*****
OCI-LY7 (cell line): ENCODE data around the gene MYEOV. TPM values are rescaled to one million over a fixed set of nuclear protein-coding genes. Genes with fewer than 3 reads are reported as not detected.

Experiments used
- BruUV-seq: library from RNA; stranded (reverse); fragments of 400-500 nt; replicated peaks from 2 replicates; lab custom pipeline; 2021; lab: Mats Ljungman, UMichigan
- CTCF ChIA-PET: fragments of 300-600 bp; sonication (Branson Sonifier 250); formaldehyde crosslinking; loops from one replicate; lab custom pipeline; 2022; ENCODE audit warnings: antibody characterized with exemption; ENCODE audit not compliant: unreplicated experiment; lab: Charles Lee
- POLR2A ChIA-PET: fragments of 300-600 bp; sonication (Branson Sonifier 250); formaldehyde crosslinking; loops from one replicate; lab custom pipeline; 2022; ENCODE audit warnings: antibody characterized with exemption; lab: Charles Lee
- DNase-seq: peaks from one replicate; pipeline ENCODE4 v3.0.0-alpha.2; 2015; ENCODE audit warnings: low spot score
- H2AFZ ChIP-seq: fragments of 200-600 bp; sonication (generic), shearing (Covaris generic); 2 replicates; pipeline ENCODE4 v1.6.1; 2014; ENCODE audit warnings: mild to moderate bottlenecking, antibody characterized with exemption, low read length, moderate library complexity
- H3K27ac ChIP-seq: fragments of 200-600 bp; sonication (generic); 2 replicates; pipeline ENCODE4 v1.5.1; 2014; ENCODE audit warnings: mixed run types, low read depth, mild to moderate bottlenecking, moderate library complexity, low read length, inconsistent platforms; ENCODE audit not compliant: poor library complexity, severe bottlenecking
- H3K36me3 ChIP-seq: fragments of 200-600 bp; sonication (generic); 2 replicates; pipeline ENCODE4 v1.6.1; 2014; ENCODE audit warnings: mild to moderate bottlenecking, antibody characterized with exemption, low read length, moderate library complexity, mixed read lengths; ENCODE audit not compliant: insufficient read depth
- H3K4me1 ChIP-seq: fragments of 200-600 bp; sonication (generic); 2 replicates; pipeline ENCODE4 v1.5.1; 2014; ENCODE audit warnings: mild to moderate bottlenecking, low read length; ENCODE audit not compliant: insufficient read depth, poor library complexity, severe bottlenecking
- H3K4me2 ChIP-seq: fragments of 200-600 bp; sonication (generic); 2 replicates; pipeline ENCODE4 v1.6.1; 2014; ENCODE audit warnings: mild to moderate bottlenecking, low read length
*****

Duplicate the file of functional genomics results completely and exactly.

OCI-LY7 (cell line): ENCODE data around the gene MYEOV. TPM values are rescaled to one million over a fixed set of nuclear protein-coding genes. Genes with fewer than 3 reads are reported as not detected.

Experiments used
- BruUV-seq: library from RNA; stranded (reverse); fragments of 400-500 nt; replicated peaks from 2 replicates; lab custom pipeline; 2021; lab: Mats Ljungman, UMichigan
- CTCF ChIA-PET: fragments of 300-600 bp; sonication (Branson Sonifier 250); formaldehyde crosslinking; loops from one replicate; lab custom pipeline; 2022; ENCODE audit warnings: antibody characterized with exemption; ENCODE audit not compliant: unreplicated experiment; lab: Charles Lee
- POLR2A ChIA-PET: fragments of 300-600 bp; sonication (Branson Sonifier 250); formaldehyde crosslinking; loops from one replicate; lab custom pipeline; 2022; ENCODE audit warnings: antibody characterized with exemption; lab: Charles Lee
- DNase-seq: peaks from one replicate; pipeline ENCODE4 v3.0.0-alpha.2; 2015; ENCODE audit warnings: low spot score
- H2AFZ ChIP-seq: fragments of 200-600 bp; sonication (generic), shearing (Covaris generic); 2 replicates; pipeline ENCODE4 v1.6.1; 2014; ENCODE audit warnings: mild to moderate bottlenecking, antibody characterized with exemption, low read length, moderate library complexity
- H3K27ac ChIP-seq: fragments of 200-600 bp; sonication (generic); 2 replicates; pipeline ENCODE4 v1.5.1; 2014; ENCODE audit warnings: mixed run types, low read depth, mild to moderate bottlenecking, moderate library complexity, low read length, inconsistent platforms; ENCODE audit not compliant: poor library complexity, severe bottlenecking
- H3K36me3 ChIP-seq: fragments of 200-600 bp; sonication (generic); 2 replicates; pipeline ENCODE4 v1.6.1; 2014; ENCODE audit warnings: mild to moderate bottlenecking, antibody characterized with exemption, low read length, moderate library complexity, mixed read lengths; ENCODE audit not compliant: insufficient read depth
- H3K4me1 ChIP-seq: fragments of 200-600 bp; sonication (generic); 2 replicates; pipeline ENCODE4 v1.5.1; 2014; ENCODE audit warnings: mild to moderate bottlenecking, low read length; ENCODE audit not compliant: insufficient read depth, poor library complexity, severe bottlenecking
- H3K4me2 ChIP-seq: fragments of 200-600 bp; sonication (generic); 2 replicates; pipeline ENCODE4 v1.6.1; 2014; ENCODE audit warnings: mild to moderate bottlenecking, low read length